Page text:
Lyle, I’d be interested in knowing how much detailed information Diamond is willing to give out, and how much they charge for it. I’ve heard in the past that it’s not cheap and what you get isn’t necessarily what you want to know.

  4. Kevin Melrose Says:

    Kevin, though, consider how many titles don’t even get supporting material or a house ad.

    And that’s troubling. I certainly don’t expect every series to receive the full-court press from the publisher. But I’m frequently amazed when larger companies launch titles with little more than an online interview, then seem puzzled when they have to cancel them after six issues.

    The big publishers put out too many books to be able to give support to all of them.

    That’s a problem, too. Books like Batman or New Avengers or Astonishing X-Men probably don’t need the promotion, beyond the occasional “This Story Changes Everything!” gimmick. But why launch new titles if they’re unable/unwilling to provide the marketing support?

  5. David Welsh Says:

    I’ve never really understood why they don’t concentrate their marketing muscle on the books where it will make a difference. Big crossovers and re-launches generate their own buzz and wouldn’t seem to need the coddling quite so much. Why not focus on riskier, more marginal books where marketing can create a more significant return?

  6. Johanna Says:

    As it was once explained to me, it’s a lot easier to move the needle on the big books, so it’s easier for marketing departments to look like they’re doing a great job. If they put a lot of resources into a small-selling book, then if they don’t get amazing results (like doubling sales), they might be questioned about why they didn’t make better choices.

    At a certain company size, the slate becomes a matter of making sure you fill at least X slots on the retailer’s shelf. They launch new titles, even if they expect them to fail, just to keep their shelf space quota.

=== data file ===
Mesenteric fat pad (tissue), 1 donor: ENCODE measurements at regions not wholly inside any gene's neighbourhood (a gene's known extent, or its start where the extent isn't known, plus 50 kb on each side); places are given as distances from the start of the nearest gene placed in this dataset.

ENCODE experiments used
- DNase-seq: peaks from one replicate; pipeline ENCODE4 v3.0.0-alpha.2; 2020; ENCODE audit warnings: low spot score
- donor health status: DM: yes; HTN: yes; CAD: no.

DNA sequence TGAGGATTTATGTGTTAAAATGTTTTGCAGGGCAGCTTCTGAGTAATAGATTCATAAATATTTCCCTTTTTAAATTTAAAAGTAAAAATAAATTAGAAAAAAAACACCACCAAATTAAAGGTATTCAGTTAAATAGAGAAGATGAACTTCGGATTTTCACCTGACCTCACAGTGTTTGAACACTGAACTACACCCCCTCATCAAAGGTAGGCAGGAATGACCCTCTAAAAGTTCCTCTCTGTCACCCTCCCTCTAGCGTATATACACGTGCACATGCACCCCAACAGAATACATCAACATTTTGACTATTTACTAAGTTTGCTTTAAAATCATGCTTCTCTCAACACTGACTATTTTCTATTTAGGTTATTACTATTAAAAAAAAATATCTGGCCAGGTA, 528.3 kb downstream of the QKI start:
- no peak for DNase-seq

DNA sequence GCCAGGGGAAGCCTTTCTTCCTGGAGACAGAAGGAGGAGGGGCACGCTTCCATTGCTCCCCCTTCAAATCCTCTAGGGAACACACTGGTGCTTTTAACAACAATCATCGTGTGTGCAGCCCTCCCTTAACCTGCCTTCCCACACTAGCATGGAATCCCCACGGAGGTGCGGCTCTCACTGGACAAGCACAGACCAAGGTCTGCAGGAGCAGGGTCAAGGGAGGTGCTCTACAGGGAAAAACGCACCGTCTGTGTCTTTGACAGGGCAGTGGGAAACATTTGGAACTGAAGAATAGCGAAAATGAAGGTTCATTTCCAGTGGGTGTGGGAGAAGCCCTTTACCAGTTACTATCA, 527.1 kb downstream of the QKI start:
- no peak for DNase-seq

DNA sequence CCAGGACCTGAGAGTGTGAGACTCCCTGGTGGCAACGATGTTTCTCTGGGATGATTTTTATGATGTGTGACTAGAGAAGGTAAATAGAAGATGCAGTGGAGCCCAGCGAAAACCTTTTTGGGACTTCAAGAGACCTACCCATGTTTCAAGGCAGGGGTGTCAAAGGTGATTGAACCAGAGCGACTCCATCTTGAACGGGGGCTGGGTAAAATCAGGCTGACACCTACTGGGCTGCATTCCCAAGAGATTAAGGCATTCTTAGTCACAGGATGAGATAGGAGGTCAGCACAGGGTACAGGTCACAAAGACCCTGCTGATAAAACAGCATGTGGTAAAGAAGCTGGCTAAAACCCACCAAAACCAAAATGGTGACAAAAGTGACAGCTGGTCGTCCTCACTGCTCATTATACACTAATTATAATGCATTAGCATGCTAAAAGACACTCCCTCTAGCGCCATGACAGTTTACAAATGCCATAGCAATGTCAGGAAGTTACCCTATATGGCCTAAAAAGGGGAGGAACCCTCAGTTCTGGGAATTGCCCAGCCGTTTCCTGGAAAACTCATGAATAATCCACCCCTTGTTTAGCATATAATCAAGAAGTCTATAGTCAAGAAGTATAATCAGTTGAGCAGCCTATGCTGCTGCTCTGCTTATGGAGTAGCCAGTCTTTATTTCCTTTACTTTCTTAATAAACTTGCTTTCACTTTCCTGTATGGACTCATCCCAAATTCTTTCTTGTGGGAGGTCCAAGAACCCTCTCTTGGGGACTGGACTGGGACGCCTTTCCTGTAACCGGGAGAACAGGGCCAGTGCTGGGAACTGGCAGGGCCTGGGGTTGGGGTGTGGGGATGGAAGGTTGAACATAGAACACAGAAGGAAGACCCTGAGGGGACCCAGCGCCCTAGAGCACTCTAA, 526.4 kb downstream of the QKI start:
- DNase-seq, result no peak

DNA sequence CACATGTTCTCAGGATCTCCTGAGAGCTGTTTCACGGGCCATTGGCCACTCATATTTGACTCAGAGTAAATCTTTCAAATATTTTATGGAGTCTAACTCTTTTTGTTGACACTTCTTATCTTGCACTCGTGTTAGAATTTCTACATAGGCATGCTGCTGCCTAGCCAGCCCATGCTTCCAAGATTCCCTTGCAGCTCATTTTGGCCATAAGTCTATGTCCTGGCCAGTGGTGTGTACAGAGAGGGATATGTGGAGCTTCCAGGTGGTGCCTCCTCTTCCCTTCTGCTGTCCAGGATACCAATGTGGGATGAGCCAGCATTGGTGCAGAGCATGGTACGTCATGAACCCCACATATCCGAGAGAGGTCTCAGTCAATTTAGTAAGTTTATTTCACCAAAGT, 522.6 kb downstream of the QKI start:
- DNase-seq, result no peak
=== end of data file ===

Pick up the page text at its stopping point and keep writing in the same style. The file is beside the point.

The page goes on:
Would you tend to agree that companies like Viz and Tokyopop do this differently? I can’t think of a new series Viz brought out recently that I didn’t know something about by the time it shipped.

  7. Lyle Says:

    The big publishers put out too many books to be able to give support to all of them.

    That’s part of the problem, in my mind. Publishing so many titles seems a bad business choice if they’re failing at the current rate. The money spent producing Failed Title Y could have been spent marketing Failed Title X, hopefully leaving the publisher one sucessful title instead of two money-losers.

    I’d be interested in knowing how much detailed information Diamond is willing to give out, and how much they charge for it.

    I’m curious about that, as well. When The Waiting Place came out, Diamond wasn’t as bad as they are now so I suspect getting a list of SiP stores would be much harder today. Still, that’s the kind of thinking comics need.

  8. Ryan Day Says:

    Comics suffer a bit because there’s no real “comics press.” If you’ve got a movie or a novel or a CD you want to hype, you can easily find either a major paper or a specific publication, like Variety or Entertainment Weekly. But in comics, you’ve got Wizard – which rarely strays from Marvel/DC superheroes, and maybe the Comics Journal, which rarely covers “mainstream” books.

    So how do you get the word out if you’re an indy publisher? Many stores don’t even bother ordering non-superhero books unless someone specifically asks for them, and I’d imagine they’re similarly unlikely to give much consideration to indy promotional materials.

    Though this case is quite odd – if a store was ordering Fallen Angel when it was a DC title, wouldn’t you keep ordering it at IDW? And while that example of The Waiting Place is clever, there are two problems: First is that you’re effectively asking for another company’s sales data; second is that it still only gets you into the stores that were likely to take you in the first place. That’s good if you’re a totally new publisher, but I’d imagine many stores already have a sense of whether they’re going to order SLG or IDW books.

    Then again, I find many stores are wilfully ignorant of anything outside the mainstream; not only will they not order books from other publishers – which is understandable, given finances – but half the time they don’t even seem to know anything about them. I’ve gotten blank looks at several stores when asking about stuff like Shaolin Cowboy or Local – neither exactly a totally fringe book. So what point is promotion when it’s going to deaf ears?

  9. Lyle Says:

    At a certain company size, the slate becomes a matter of making sure you fill at least X slots on the retailer’s shelf. They launch new titles, even if they expect them to fail, just to keep their shelf space quota.

    That’s a good point, though I find myself wondering if DC and Marvel aren’t making good ROI calculations from this perspective, either. With the number of stores that ignore anything that’s not part of a major franchise (or, worse, consider the resistance Marvel is finding with X-titles) I wonder how much shelf space they’re getting for publishing Hard Time or Sentinel.